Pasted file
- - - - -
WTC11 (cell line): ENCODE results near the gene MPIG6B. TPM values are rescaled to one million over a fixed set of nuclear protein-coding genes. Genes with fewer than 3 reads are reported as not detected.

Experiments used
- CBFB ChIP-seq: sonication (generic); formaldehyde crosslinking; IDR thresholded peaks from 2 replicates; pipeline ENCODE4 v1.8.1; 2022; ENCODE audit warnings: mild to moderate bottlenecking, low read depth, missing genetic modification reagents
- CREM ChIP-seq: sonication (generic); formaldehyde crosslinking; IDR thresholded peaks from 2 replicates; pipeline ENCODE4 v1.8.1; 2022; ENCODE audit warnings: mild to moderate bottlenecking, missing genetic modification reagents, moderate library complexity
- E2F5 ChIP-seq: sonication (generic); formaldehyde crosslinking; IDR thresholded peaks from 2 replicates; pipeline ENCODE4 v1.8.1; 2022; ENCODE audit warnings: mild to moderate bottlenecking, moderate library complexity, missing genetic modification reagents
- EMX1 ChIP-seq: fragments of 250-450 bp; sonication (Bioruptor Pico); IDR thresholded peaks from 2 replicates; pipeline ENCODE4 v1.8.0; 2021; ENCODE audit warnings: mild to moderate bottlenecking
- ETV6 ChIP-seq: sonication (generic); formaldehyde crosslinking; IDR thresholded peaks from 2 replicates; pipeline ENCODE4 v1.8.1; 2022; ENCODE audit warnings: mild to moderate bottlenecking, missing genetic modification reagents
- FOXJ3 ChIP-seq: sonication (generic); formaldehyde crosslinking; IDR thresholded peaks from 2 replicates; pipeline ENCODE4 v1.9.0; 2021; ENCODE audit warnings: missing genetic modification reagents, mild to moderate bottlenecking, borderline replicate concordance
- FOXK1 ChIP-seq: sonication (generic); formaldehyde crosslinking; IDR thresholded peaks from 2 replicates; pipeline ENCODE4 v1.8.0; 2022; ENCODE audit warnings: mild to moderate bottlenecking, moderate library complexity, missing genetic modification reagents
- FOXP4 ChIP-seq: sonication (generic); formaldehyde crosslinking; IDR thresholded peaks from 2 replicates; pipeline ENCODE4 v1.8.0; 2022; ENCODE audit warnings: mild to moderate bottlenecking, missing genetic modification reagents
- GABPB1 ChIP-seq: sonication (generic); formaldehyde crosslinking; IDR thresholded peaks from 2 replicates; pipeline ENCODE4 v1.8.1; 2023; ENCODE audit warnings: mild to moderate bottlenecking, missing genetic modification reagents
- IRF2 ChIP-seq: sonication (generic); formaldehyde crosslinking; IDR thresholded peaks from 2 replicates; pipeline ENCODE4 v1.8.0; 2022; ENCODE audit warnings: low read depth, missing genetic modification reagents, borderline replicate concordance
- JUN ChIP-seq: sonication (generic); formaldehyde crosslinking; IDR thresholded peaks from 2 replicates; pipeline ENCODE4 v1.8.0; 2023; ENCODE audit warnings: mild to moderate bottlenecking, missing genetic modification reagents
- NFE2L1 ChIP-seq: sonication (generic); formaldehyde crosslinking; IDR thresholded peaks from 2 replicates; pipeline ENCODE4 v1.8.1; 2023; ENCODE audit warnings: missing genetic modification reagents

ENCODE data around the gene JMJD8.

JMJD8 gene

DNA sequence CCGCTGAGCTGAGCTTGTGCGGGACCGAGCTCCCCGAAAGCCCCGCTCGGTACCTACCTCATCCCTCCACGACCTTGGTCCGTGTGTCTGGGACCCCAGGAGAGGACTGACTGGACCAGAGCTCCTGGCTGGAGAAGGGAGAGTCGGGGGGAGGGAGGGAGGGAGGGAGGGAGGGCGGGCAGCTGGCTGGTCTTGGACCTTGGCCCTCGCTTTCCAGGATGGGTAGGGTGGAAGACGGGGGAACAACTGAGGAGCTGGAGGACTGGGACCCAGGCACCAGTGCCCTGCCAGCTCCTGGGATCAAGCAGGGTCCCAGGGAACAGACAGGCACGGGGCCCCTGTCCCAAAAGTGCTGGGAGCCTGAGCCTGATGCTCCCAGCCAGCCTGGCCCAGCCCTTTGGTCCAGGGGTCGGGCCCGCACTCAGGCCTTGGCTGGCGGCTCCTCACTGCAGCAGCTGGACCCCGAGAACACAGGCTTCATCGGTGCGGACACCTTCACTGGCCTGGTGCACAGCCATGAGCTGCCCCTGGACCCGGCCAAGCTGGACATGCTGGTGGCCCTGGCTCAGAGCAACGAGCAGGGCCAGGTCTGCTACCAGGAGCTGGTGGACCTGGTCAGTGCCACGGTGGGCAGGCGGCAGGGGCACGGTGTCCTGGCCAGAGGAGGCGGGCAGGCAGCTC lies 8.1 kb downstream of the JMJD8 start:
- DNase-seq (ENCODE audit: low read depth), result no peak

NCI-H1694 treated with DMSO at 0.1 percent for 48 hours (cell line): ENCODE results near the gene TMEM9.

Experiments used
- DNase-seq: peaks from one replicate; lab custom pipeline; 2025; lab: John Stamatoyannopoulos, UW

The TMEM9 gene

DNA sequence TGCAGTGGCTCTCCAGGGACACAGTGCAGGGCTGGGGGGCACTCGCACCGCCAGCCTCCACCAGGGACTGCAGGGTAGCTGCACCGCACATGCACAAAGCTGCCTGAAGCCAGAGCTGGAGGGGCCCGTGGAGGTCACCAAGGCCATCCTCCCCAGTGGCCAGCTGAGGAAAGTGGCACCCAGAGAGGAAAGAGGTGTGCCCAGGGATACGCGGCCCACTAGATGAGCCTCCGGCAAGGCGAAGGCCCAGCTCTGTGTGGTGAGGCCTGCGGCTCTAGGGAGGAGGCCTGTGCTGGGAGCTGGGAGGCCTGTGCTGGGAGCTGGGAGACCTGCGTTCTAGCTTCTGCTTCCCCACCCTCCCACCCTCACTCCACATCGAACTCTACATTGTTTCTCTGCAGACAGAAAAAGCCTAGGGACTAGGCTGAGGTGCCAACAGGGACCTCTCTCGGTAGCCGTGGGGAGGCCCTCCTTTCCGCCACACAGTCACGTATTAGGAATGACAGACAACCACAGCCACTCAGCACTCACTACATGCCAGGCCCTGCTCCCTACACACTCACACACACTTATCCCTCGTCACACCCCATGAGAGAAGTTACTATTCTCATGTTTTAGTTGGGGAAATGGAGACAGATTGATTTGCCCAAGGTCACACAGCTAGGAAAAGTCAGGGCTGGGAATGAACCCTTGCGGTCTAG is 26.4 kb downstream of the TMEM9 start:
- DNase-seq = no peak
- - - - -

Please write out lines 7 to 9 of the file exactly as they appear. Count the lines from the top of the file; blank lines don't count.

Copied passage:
- ETV6 ChIP-seq: sonication (generic); formaldehyde crosslinking; IDR thresholded peaks from 2 replicates; pipeline ENCODE4 v1.8.1; 2022; ENCODE audit warnings: mild to moderate bottlenecking, missing genetic modification reagents
- FOXJ3 ChIP-seq: sonication (generic); formaldehyde crosslinking; IDR thresholded peaks from 2 replicates; pipeline ENCODE4 v1.9.0; 2021; ENCODE audit warnings: missing genetic modification reagents, mild to moderate bottlenecking, borderline replicate concordance
- FOXK1 ChIP-seq: sonication (generic); formaldehyde crosslinking; IDR thresholded peaks from 2 replicates; pipeline ENCODE4 v1.8.0; 2022; ENCODE audit warnings: mild to moderate bottlenecking, moderate library complexity, missing genetic modification reagents